• Wilkins landed her first job as a switchboard operator, as her mother worked for the telephone company. In those days, the switchboards were located in homes.
  • Wilkins was a member of the Forsyth School of Dental Hygiene class of 1939, which was the first to become junior members of the ADHA.
  • Thirteen years after Irene Newman became the world’s first licensed dental hygienist, Wilkins began her first dental hygiene position in 1939 in Manchester-by-the-Sea, Massachusetts.
  • In the same year Franklin D. Roosevelt was sworn in for an unprecedented fourth term as president of the United States, Wilkins enrolled in dental school in 1945 when fewer than 2% of practicing dentists were women.
  • Her first professional journal article “The 1945 Survey of Dental Hygienists in Massachusetts” was published in the Journal of the ADHA in 1946.
  • She was the only woman to take the National Boards at Tufts Dental College in 1949, the first year it was administered. She passed on the first attempt.
  • She took her first flight in 1950 at age 34 to Washington state to direct a new dental hygiene program and write a curriculum from scratch.
  • Nominated in 1954 as a faculty electee in the Sigma Sigma Chapter at the University of Washington in Seattle, Wilkins was the first woman Fellow and was immediately elected secretary.
  • Wilkins co-founded the first National Dental Hygiene Honor Society, Sigma Phi Alpha, in 1958, with Margaret Bailey, Jane Burnham, and Evelyn Maas.
  • She wrote the first edition of her landmark dental hygiene textbook in 1959.
  • Wilkins was the first woman to become a member of the Academy of Dental Science on April 4, 1979. When the 2000 Millennium Edition of the Constitution and Bylaws were written, the copies were brought to the academy meeting. Wilkins received the first copy because they said she did the most work!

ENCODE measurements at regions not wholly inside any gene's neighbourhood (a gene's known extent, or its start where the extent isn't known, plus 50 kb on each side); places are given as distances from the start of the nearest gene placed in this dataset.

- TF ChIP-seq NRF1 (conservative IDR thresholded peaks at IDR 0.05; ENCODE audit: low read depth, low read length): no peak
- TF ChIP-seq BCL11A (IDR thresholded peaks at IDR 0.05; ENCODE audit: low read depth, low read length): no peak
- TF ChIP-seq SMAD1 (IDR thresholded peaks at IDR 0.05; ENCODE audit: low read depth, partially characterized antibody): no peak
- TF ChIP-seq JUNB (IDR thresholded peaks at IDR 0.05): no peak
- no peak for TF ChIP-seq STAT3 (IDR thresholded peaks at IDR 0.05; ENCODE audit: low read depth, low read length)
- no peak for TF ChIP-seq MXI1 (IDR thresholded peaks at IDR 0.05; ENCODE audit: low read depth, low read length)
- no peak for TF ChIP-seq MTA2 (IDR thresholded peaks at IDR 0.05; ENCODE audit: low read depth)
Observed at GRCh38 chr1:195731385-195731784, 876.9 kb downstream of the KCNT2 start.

• Wilkins offered her first continuing education course in May 1967 at the New York State Dental Hygienists’ Association on the topic of instrumentation.
  • When Warner Lambert first partnered with the ADHA in 1988 to present the Excellence in Dental Hygiene Awards, Wilkins was in the first group of recipients.
  • In 1990, she wrote the first book on infection control at Tufts University School of Dental Medicine.
  • In 1991, Wilkins won the first MCPHS University Distinguished Alumni Award, now named after her.
  • The Esther M. Wilkins Forsyth Dental Hygiene Clinic was dedicated at MCPHS Boston in 2005 and in Worcester in 2013.
  • The first Esther Wilkins Symposium was held at MCPHS in 2007.
  • Wilkins was the first recipient of Dimensions of Dental Hygiene’s The Esther M. Wilkins Lifetime Achievement Award, in Las Vegas on June 25, 2010. The award’s purpose is to “honor the pioneering vision and enduring legacy of a distinguished career dedicated to the profession of dental hygiene.”
  • In 2011, she was named one of the Top 25 Women in Dentistry.
  • Wilkins earned myriad awards for her achievements, including the prestigious Gies Award in 2012 for Dental Educator and the Industry Icon Award in 2015 from the Lucy Hobbs Project.
  • In 2016, Wilkins reached 100 years young.


During her incredible career, which spanned 77 years, she sacrificed much and met the challenges she faced. She enjoyed a poem by Johnny Ray Ryder, which was read at her interment:

“But I have roots stretched in the earth, growing stronger since my birth. They are the deepest part of me. I’m stronger than I ever knew.”

Wilkins significantly influenced the lives of current and future dental hygienists. In 1996, she commented,

“The dental hygienists are real pioneers: As their numbers increase, they will be able to self-regulate and own the world!”

Thank you, Esther M. Wilkins, BS, RDH, DMD. You were the ultimate dental hygienist—often away from home and family—impacting the world of dental hygiene. You will always be remembered as a role model for innovation, paving the way for the advancement of the field.

From Dimensions of Dental Hygiene. December 2017;15(12):10,13.